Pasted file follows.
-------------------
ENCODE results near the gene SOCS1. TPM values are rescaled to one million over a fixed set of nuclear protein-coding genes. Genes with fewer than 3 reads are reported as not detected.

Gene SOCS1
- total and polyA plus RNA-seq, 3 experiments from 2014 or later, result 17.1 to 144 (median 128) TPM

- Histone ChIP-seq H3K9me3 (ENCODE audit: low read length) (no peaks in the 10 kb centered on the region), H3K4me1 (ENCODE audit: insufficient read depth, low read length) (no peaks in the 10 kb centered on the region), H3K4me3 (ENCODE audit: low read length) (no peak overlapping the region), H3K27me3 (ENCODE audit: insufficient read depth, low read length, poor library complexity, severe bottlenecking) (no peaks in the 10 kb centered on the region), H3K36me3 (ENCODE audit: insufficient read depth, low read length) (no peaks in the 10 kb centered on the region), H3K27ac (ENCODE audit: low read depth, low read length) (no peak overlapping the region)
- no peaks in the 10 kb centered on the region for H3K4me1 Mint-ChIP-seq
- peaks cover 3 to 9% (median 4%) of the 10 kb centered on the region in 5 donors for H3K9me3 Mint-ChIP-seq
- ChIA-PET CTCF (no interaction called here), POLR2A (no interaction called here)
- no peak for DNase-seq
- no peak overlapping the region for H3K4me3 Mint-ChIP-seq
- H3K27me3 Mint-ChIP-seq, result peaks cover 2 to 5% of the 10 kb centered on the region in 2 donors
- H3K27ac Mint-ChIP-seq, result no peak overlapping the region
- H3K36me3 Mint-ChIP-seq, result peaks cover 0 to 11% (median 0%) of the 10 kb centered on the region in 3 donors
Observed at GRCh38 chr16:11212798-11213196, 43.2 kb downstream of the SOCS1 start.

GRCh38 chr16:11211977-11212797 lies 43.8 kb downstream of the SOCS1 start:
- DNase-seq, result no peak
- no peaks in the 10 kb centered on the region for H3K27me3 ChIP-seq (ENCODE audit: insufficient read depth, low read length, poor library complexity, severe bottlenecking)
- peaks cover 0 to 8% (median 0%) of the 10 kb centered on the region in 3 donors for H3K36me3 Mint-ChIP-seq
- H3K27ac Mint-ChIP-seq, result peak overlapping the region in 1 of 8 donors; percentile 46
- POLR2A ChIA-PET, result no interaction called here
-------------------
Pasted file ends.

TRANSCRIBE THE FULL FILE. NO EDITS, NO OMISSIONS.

ENCODE results near the gene SOCS1. TPM values are rescaled to one million over a fixed set of nuclear protein-coding genes. Genes with fewer than 3 reads are reported as not detected.

Gene SOCS1
- total and polyA plus RNA-seq, 3 experiments from 2014 or later, result 17.1 to 144 (median 128) TPM

- Histone ChIP-seq H3K9me3 (ENCODE audit: low read length) (no peaks in the 10 kb centered on the region), H3K4me1 (ENCODE audit: insufficient read depth, low read length) (no peaks in the 10 kb centered on the region), H3K4me3 (ENCODE audit: low read length) (no peak overlapping the region), H3K27me3 (ENCODE audit: insufficient read depth, low read length, poor library complexity, severe bottlenecking) (no peaks in the 10 kb centered on the region), H3K36me3 (ENCODE audit: insufficient read depth, low read length) (no peaks in the 10 kb centered on the region), H3K27ac (ENCODE audit: low read depth, low read length) (no peak overlapping the region)
- no peaks in the 10 kb centered on the region for H3K4me1 Mint-ChIP-seq
- peaks cover 3 to 9% (median 4%) of the 10 kb centered on the region in 5 donors for H3K9me3 Mint-ChIP-seq
- ChIA-PET CTCF (no interaction called here), POLR2A (no interaction called here)
- no peak for DNase-seq
- no peak overlapping the region for H3K4me3 Mint-ChIP-seq
- H3K27me3 Mint-ChIP-seq, result peaks cover 2 to 5% of the 10 kb centered on the region in 2 donors
- H3K27ac Mint-ChIP-seq, result no peak overlapping the region
- H3K36me3 Mint-ChIP-seq, result peaks cover 0 to 11% (median 0%) of the 10 kb centered on the region in 3 donors
Observed at GRCh38 chr16:11212798-11213196, 43.2 kb downstream of the SOCS1 start.

GRCh38 chr16:11211977-11212797 lies 43.8 kb downstream of the SOCS1 start:
- DNase-seq, result no peak
- no peaks in the 10 kb centered on the region for H3K27me3 ChIP-seq (ENCODE audit: insufficient read depth, low read length, poor library complexity, severe bottlenecking)
- peaks cover 0 to 8% (median 0%) of the 10 kb centered on the region in 3 donors for H3K36me3 Mint-ChIP-seq
- H3K27ac Mint-ChIP-seq, result peak overlapping the region in 1 of 8 donors; percentile 46
- POLR2A ChIA-PET, result no interaction called here